Our task was 1) to get an overview about Wikidata and it’s technical implementation 2) to describe why it’s necessary to implement a data type for mathematical formulae 3) to specify the sub problems, technical properties of the new data type and how to create data with the new data type in Wikidata 4) to describe, how the new data type improves Wikidata 5) to plan the implementation 6) to implement the new data type

Our report gives a brief overview about WikiData and our related research about our task to implement a new data type for math formulae. In section 3, we describe the WikiData structure and in section 4, we analyze, what kind of information we see as “math formula”. Afterwards, we talk about the implementation choices we had to think about in section 5, the test environment we set up to check the output, our code produces, in section 6 and the implementation in section 7 and its review process in section 8. In the end, we analyze the community feedback in section 9 and the plans for the future in section 10.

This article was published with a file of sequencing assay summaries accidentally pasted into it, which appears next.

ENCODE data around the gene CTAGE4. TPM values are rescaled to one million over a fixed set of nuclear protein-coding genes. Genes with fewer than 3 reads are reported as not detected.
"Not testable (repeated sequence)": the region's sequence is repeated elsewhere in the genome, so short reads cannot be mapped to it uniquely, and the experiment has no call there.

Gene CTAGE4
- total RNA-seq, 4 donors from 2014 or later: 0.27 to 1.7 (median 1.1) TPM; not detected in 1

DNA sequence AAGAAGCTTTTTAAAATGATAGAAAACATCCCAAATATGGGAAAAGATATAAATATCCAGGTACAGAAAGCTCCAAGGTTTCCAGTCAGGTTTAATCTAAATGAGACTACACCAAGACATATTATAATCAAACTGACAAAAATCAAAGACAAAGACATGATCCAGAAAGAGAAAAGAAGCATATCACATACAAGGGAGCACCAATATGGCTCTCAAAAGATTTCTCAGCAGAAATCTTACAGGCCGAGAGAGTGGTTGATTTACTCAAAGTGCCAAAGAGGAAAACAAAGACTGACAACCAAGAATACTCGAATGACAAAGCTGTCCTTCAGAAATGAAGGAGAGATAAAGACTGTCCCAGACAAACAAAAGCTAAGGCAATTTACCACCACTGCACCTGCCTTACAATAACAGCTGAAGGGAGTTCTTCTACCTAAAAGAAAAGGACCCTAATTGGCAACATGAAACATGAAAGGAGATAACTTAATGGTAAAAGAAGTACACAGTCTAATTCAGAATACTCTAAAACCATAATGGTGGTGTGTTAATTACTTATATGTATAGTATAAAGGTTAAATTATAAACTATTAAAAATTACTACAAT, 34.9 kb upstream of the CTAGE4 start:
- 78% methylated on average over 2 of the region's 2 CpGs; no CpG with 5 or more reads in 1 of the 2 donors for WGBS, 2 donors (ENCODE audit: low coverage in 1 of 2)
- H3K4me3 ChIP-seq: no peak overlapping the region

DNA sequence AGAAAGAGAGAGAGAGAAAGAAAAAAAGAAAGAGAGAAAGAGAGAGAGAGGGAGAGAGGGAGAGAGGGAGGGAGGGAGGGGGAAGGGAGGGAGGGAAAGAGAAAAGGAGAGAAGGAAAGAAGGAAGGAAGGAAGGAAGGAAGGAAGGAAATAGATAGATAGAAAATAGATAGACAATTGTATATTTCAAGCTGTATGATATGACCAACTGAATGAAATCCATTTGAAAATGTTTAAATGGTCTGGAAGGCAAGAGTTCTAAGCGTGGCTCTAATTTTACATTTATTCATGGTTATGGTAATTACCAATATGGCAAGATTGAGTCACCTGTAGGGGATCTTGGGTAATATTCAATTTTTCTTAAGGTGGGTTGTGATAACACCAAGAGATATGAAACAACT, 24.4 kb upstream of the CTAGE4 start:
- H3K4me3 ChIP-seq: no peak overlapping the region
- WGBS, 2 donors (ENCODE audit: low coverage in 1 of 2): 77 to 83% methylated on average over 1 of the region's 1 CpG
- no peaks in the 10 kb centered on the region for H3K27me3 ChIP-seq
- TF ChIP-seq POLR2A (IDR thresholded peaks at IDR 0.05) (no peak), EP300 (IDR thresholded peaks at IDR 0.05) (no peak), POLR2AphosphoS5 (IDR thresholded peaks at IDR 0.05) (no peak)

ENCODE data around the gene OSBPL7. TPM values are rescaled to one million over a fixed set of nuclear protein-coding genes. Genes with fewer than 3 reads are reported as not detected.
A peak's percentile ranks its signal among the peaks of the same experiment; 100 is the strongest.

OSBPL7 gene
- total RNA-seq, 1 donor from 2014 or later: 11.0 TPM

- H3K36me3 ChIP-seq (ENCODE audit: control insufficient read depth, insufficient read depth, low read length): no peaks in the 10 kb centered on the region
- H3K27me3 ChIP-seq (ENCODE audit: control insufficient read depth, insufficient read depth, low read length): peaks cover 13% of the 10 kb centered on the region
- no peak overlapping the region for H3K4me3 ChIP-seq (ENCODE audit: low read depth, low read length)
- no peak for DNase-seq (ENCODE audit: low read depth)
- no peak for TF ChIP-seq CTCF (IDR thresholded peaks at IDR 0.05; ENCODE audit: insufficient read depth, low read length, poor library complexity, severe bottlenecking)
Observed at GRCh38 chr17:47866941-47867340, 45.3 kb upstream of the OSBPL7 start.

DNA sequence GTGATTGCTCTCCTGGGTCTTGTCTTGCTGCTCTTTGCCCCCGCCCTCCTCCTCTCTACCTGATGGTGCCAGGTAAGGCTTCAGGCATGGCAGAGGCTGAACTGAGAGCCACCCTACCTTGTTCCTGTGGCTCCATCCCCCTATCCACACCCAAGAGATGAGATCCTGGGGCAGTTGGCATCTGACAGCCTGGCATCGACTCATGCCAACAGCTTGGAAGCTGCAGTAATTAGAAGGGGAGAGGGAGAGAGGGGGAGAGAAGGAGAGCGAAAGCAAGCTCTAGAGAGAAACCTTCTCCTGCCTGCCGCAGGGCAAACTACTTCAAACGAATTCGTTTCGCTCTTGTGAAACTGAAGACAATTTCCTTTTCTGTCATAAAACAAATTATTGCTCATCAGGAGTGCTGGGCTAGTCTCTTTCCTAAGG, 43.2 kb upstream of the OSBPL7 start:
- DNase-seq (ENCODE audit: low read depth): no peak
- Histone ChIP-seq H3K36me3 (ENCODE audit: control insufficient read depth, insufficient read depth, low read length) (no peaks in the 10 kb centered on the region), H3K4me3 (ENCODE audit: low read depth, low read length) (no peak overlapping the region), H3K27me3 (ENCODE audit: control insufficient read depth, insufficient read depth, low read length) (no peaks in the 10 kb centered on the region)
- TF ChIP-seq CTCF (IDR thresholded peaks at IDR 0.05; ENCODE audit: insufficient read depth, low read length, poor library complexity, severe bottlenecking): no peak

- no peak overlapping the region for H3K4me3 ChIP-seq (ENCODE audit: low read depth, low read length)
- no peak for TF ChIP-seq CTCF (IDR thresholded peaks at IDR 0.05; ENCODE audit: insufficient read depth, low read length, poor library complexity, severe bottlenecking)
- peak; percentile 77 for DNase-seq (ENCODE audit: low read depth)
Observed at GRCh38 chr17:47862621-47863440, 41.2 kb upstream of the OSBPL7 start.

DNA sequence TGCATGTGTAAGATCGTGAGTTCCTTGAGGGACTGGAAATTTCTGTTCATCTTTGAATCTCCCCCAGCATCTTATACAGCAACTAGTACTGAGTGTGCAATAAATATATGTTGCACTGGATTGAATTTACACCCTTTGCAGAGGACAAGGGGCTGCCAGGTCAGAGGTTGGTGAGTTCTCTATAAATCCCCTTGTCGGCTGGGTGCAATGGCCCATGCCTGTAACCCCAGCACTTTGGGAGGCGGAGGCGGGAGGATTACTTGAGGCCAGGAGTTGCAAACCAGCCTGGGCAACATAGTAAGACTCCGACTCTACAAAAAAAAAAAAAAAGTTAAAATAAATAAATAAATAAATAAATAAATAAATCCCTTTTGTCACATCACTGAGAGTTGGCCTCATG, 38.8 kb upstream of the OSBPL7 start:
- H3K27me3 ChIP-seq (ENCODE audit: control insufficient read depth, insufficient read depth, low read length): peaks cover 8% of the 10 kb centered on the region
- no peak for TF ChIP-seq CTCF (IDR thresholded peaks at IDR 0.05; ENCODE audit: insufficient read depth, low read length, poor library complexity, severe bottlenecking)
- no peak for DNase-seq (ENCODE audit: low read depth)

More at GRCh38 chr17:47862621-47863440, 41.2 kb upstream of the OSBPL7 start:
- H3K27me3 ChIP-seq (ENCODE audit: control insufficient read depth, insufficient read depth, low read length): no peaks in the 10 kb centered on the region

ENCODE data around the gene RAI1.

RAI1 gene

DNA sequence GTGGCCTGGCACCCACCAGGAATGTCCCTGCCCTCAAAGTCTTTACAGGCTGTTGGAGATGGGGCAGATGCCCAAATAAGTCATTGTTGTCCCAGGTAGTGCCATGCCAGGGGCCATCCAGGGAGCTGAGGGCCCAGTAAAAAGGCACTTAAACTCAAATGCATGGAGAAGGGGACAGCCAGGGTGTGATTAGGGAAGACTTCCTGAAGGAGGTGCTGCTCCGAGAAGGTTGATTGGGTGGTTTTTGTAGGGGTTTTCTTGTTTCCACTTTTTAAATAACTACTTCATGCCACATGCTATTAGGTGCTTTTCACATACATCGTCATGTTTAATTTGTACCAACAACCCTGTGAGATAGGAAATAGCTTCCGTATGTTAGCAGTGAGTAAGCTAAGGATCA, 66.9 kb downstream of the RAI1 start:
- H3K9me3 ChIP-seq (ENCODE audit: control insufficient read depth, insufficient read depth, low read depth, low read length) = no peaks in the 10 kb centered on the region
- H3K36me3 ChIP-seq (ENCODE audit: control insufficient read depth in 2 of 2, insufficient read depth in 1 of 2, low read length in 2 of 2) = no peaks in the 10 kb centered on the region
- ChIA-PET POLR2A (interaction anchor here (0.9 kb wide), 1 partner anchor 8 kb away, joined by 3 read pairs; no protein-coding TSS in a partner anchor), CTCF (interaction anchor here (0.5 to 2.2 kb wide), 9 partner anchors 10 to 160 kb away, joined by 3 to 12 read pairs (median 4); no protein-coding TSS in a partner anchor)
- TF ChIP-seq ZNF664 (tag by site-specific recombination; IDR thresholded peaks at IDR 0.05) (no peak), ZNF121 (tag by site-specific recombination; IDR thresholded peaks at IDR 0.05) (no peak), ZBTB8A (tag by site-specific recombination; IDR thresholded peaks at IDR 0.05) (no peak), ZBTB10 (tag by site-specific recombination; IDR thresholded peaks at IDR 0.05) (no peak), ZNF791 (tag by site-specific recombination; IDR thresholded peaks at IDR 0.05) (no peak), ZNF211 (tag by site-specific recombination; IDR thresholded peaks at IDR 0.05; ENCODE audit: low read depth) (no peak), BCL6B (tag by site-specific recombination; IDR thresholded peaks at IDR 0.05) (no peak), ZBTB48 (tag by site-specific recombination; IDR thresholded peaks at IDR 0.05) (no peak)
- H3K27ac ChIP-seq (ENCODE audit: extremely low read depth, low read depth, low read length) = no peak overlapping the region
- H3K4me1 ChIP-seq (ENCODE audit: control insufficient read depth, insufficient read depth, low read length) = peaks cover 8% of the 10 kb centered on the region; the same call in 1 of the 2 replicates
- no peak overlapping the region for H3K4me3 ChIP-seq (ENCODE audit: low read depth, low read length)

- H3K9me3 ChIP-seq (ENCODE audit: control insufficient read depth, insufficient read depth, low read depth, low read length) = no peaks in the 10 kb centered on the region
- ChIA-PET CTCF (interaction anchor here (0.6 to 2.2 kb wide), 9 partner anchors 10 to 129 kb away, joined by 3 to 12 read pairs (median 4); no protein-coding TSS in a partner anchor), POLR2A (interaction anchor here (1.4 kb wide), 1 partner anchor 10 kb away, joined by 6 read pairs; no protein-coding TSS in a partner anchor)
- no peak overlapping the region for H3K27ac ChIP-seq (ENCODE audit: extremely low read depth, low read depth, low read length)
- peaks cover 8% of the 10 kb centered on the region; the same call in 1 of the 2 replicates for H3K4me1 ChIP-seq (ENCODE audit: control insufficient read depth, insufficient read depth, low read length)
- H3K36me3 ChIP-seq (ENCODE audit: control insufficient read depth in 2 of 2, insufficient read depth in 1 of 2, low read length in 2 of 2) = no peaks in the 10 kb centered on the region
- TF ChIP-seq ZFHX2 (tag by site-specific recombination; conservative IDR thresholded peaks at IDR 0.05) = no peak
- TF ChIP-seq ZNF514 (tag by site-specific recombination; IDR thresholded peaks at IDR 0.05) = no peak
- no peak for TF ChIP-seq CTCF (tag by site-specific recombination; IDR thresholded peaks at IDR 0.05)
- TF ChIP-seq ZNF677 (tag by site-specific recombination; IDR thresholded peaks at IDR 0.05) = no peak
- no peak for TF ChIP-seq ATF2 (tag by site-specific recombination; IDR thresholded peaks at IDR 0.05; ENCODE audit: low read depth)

Wikidata structure

Wikidata is a key-value database, where the value consists of information or documents and additionally enables

  1. linking to connect different Wikipedia articles in different languages about the same topic

  2. info box data as summarized collection of information

  3. lists, created via database queries, like “Return every item, which has a property with ”P2534“ as data type.”1